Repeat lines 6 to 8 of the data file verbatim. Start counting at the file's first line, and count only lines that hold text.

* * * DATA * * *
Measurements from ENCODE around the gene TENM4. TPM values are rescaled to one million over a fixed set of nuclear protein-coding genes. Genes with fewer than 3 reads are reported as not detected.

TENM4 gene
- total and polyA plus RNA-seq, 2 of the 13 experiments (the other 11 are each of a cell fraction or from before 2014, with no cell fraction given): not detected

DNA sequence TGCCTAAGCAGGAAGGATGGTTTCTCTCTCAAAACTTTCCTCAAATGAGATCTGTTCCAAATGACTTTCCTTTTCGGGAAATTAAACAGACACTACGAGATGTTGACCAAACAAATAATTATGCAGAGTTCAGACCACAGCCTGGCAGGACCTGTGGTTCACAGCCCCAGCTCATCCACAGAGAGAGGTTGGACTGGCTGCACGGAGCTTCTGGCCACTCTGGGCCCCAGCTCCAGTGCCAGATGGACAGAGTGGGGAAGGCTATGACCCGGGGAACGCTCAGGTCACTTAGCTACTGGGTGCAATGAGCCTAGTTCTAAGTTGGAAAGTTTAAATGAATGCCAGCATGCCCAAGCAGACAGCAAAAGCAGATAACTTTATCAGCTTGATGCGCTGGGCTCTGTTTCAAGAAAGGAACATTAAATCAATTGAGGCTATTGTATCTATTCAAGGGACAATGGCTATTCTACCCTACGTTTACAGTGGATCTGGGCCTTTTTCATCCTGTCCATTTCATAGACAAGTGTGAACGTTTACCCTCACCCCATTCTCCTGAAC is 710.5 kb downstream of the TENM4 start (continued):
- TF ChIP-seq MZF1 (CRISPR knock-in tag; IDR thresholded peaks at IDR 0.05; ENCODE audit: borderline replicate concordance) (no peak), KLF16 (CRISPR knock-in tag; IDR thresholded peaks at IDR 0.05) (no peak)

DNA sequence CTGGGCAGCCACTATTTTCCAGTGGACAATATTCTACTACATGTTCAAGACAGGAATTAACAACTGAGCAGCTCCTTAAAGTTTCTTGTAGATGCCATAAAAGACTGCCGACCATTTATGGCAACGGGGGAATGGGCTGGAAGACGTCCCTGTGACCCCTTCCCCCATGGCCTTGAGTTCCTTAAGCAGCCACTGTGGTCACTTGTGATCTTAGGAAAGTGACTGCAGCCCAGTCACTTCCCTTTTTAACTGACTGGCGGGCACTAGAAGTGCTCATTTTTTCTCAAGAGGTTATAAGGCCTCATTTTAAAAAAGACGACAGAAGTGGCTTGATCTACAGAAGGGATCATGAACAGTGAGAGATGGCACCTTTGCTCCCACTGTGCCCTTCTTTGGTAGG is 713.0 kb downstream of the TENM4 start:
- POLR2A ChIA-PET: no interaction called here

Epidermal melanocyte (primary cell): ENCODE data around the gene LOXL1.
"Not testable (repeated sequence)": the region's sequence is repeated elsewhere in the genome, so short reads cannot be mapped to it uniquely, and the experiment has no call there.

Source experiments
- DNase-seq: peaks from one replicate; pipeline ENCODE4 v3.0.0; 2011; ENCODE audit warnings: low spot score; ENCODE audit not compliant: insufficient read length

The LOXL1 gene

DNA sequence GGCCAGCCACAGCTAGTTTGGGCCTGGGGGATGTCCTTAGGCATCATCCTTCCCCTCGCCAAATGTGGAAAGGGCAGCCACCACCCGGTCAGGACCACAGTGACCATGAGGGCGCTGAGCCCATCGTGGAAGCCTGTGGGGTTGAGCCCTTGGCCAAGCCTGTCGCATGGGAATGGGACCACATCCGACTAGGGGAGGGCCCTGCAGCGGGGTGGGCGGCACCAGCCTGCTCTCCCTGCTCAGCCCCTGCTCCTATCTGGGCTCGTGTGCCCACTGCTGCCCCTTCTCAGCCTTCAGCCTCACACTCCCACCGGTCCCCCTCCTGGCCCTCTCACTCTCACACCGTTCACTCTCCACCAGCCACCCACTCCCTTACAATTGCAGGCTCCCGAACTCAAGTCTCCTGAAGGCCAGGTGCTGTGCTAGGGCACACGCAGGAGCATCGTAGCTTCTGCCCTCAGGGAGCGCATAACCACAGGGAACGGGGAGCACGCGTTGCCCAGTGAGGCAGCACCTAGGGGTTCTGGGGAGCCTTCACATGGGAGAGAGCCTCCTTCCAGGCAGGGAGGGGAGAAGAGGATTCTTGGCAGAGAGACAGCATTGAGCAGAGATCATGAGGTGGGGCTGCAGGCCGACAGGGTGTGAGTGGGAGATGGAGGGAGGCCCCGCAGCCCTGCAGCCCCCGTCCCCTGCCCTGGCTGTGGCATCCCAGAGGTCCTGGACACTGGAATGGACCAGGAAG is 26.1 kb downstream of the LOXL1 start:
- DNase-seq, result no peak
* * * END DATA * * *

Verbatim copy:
DNA sequence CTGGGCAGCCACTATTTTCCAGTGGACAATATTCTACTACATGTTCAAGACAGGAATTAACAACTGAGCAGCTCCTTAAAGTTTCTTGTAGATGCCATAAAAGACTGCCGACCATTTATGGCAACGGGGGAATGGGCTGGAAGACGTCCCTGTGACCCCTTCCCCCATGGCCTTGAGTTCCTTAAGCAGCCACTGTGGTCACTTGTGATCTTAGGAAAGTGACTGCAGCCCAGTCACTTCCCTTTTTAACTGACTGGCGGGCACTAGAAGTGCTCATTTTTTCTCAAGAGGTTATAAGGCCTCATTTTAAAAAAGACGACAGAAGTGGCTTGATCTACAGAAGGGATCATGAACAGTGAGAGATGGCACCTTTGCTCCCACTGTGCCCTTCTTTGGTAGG is 713.0 kb downstream of the TENM4 start:
- POLR2A ChIA-PET: no interaction called here

Epidermal melanocyte (primary cell): ENCODE data around the gene LOXL1.